Acidification of Coral reefs: proposal

TRACC is developing proposals (partners wanted) to create solutions to the acidification of coral reefs by climate change. We will take what is known from reef resilience to pH change and experimental coral planting methods around the world and to proactively prepare the groundwork for adaption strategies to identify and grow coral species capable of mitigating the impacts of increasing levels of Carbon Dioxide on the global ocean. The joint perspective, will also be studied where the combined effects of two or more stressors acting at the same time are investigated. The coral nursery resource developed will enable detailed laboratory studies and field experiments and encourage cross-disciplinary and international cooperative partnerships.

The scale of the problem is global and it will require significant funds (full GEF grant or a full Adaptation fund grant) to bring enough researchers together to be able to tackle ocean acidification. An important part of this strategic plan is to develop proposals for a major grant or other sources of funding to promote adaptations by reefs. To help a wide range of reef organisms adapt to changing pH in the sea it will be necessary to work with DNA and genes to select sub-populations that are better able to synthesize the reef building blocks in a more acid environment. The appropriate coral species, once identified, could then be looked at more closely in terms of their genetic make-up and genetic modification employed to increase resistance to acid conditions should that be seen as feasible.

The proactive component of this strategic proposal will start the selection of reef sub populations of resilient species by developing a large number of farm raised reef species which can be cultured as distinct sub-populations (reference coral nursery collection). Ecological analysis of food webs suggests that a biodiverse reef is better able to adapt to stress than a depaurate reef with many fewer links in the food web. It is evident from food web studies that as much reef biodiversity needs to be protected as possible so the initial strategic proposal will work in the coral triangle: (the coral triangle has the maximum number of coral species in the world). As large a number of carbonate dependant coral species as possible will be cultured in the reference coral nursery collection. The location of Semporna is unique because it lies within the coral triangle and also within the Western Pacific warm pool whose corals suffer less from temperature induced bleaching.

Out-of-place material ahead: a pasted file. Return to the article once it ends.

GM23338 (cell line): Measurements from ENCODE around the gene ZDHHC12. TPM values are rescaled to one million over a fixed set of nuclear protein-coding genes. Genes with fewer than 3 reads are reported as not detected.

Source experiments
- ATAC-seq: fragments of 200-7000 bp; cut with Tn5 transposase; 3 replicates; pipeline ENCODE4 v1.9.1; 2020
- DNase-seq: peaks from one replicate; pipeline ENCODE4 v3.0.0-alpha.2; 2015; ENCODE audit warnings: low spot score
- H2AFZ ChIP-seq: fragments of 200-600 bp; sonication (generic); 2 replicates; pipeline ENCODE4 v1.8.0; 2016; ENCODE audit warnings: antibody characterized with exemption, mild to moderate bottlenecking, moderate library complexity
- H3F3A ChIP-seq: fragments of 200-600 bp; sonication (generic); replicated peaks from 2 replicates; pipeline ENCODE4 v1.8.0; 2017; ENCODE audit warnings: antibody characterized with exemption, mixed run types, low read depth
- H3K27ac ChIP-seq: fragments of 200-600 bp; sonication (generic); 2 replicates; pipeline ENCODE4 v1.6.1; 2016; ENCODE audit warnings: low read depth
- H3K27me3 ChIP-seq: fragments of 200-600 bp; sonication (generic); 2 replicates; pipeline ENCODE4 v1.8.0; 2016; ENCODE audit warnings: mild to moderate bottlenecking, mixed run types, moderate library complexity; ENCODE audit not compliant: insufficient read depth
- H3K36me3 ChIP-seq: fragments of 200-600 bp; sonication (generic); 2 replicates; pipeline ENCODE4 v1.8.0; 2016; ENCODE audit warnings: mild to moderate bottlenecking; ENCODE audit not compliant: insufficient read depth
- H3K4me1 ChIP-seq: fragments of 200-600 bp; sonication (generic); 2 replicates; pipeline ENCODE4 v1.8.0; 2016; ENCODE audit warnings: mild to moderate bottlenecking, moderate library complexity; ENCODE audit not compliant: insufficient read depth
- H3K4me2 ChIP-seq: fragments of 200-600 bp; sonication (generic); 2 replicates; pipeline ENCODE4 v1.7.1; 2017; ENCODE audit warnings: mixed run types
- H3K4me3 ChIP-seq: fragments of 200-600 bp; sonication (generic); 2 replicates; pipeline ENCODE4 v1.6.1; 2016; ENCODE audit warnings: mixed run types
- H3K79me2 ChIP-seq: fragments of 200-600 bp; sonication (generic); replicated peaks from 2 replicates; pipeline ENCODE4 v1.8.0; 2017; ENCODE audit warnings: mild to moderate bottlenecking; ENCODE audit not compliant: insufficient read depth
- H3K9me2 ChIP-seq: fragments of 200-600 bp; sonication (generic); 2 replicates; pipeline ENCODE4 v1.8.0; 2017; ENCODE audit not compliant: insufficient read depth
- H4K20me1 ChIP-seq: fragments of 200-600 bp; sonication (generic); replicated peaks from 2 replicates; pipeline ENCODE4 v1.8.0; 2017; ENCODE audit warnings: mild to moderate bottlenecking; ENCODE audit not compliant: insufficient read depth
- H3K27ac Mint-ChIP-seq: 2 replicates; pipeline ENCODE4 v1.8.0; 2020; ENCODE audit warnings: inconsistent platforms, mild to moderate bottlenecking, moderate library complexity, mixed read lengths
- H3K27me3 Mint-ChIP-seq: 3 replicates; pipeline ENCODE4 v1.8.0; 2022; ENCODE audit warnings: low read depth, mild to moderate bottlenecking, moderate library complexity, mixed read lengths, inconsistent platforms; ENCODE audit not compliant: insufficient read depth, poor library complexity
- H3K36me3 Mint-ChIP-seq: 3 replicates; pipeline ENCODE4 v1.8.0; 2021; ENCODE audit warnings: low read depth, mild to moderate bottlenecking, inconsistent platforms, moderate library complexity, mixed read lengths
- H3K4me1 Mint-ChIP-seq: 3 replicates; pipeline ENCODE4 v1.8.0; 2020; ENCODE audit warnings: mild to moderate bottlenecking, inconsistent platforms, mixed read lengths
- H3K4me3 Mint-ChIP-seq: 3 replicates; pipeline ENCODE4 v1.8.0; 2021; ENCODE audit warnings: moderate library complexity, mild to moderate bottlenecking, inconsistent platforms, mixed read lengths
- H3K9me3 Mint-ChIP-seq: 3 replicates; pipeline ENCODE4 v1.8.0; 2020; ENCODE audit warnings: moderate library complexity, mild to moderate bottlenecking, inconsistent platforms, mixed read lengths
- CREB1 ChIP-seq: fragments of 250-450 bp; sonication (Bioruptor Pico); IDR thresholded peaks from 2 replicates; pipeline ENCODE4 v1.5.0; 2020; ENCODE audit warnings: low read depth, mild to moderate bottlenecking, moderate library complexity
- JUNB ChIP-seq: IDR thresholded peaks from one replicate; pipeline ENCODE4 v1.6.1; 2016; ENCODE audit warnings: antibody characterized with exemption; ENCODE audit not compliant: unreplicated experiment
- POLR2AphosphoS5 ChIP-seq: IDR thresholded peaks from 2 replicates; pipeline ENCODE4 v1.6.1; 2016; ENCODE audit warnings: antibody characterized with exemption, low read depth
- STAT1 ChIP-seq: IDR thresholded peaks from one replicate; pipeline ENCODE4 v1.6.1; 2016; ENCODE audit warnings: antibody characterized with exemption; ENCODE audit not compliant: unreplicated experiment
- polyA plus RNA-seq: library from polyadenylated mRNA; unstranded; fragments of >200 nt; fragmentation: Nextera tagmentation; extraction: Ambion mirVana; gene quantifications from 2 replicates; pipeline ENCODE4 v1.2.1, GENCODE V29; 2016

This proposal will work with the Kalapuan island community and the Sabah Fisheries Dept. to create an improved reef to increase larval settlement and to encourage reef recovery. The repaired reef will be designed as a reference coral nursery collection over large areas of currently denuded- rubble field – reef. The critical factor for fish stock recovery is a rugose and varied reef – the nursery will provide both a larval settlement area for reef recovery and a planted reef which will be useful for climate change resarch in the future.

An application for a Temporary Occupancy Lease for an area of seabed for a large coral nursery area is currently being considered by the Sabah Government. A wide range of genetic variants for each coral species will be achieved by collecting coral fragments from a wide range of different reefs with different environmental characteristics. These genetic variants will then be cultured in the nursery so that when they have grown, a supply of pure strains of many different coral populations will be available to the researchers working on the DNA and skeletal carbonate synthesis mechanisms in corals.

This strategic proposal will expand current experimental reef recovery techniques to a pilot phase area and develop techniques which promote adaptations by reefs to mitigate the impacts of global climate change. Ask for more information: info(at)

Tropical Research and Conservation Centre (TRACC), Coral Conservation. Proposal.


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